Allahabad HC Bans Weapons At Court Premises Across Uttar Pradesh

Allahabad HC Bans Weapons At Court Premises Across Uttar Pradesh

The Lucknow bench of the high court directed district judges and other judicial officers to lodge FIR against such erring persons and inform the licensing authority to cancel their arms licence.

IANSUpdated: Wednesday, December 20, 2023, 09:47 AM IST
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Allahabad HC | Wikimedia Commons

Lucknow, December 20: The Allahabad High Court has ruled that no one, except for security personnel, can carry arms in the court premises across Uttar Pradesh. The Lucknow bench of the high court directed district judges and other judicial officers to lodge FIR against such erring persons and inform the licensing authority to cancel their arms licence.

This would be deemed to be a breach of public peace and safety

The bench of Justice Pankaj Bhatia, on Tuesday, passed the verdict while dismissing a writ petition moved by Barabanki lawyer Amandeep Singh. In its order, the bench held that carrying arms in the court premises, advocate chambers, canteens, bar association or any other place on the premises would be deemed to be a breach of public peace and safety.

The petitioner, who was enrolled in 2018 for legal practice, carried a licensed arm in the Barabanki court complex. Thereafter, an FIR was lodged against him and his arms licence was also cancelled by the District Magistrate.

Being a lawyer, he was bound to face danger

After the commissioner dismissed his appeal to restore his licence, he moved the high court seeking its restoration. He pleaded that being a lawyer, he was bound to face danger and hence he should be granted a licence.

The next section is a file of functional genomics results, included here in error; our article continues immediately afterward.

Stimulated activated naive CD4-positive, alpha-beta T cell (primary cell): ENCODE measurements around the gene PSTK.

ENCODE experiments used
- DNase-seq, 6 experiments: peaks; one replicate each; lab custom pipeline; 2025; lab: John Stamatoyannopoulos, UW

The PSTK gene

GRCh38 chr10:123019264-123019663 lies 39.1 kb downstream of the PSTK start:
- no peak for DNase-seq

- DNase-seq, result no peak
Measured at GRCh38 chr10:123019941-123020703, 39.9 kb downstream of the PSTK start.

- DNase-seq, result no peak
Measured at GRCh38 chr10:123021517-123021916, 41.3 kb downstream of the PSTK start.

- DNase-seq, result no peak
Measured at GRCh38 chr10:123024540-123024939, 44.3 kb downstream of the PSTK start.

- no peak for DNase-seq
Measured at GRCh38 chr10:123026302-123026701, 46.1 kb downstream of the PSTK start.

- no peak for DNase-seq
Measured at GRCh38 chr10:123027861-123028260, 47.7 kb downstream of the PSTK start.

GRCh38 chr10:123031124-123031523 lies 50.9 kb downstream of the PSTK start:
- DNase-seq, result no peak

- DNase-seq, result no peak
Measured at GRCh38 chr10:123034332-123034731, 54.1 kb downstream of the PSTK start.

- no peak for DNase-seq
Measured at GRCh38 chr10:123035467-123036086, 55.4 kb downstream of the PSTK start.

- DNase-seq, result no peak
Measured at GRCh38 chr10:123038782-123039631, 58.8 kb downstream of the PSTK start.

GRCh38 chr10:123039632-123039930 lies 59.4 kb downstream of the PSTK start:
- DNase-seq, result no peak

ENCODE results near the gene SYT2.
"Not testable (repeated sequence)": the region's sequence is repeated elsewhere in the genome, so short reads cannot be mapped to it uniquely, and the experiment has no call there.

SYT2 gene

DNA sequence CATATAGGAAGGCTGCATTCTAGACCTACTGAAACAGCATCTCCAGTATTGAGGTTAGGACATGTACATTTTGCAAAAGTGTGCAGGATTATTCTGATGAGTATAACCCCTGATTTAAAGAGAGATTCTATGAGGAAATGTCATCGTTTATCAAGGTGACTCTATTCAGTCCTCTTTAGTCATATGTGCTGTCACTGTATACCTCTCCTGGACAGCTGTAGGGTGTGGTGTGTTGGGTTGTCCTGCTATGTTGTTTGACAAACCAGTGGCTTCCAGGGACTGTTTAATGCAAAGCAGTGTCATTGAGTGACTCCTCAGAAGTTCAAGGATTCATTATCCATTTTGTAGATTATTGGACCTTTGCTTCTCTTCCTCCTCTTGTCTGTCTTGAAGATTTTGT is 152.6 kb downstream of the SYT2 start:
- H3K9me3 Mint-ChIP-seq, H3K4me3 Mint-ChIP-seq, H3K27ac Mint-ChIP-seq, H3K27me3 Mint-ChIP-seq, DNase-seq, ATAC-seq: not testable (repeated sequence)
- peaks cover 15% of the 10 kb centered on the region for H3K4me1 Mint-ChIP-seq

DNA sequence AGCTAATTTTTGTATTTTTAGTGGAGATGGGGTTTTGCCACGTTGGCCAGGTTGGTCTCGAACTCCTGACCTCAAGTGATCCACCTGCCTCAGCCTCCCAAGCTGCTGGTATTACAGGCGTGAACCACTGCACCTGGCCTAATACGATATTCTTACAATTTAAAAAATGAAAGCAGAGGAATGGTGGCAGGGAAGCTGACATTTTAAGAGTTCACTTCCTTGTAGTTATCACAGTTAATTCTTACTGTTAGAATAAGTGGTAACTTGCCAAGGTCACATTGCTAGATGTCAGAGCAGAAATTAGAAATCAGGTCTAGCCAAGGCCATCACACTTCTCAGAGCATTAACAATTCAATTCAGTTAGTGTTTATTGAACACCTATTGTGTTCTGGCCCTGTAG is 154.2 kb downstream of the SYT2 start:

Reacting to the plea of the lawyer petitioner, the bench observed: "It is a sombre moment in the judicial chronicles when a lawyer, having practiced for a mere two years, harbours the misguided notion that wielding arms within the courtroom is essential for professional success.

Such beliefs run counter to the foundations of a fair and just legal system

"This sentiment reflects a concerning departure from the principles of legal practice, undermining the integrity and decorum of the judicial process. Such beliefs run counter to the foundations of a fair and just legal system, emphasizing the need for a re-evaluation of values within the legal profession." The bench further noted that the said state of mind/impression of a young lawyer clearly needs to be deprecated as the same has no basis whatsoever.

"The young professional needs to be reminded that the legal profession is a noble profession and has continued to be so since ages. The worth of a lawyer flows from his pen, extreme hard work and his understanding of law and not from the barrel of a gun as is the impression carried by the petitioner who is a young professional," it added.

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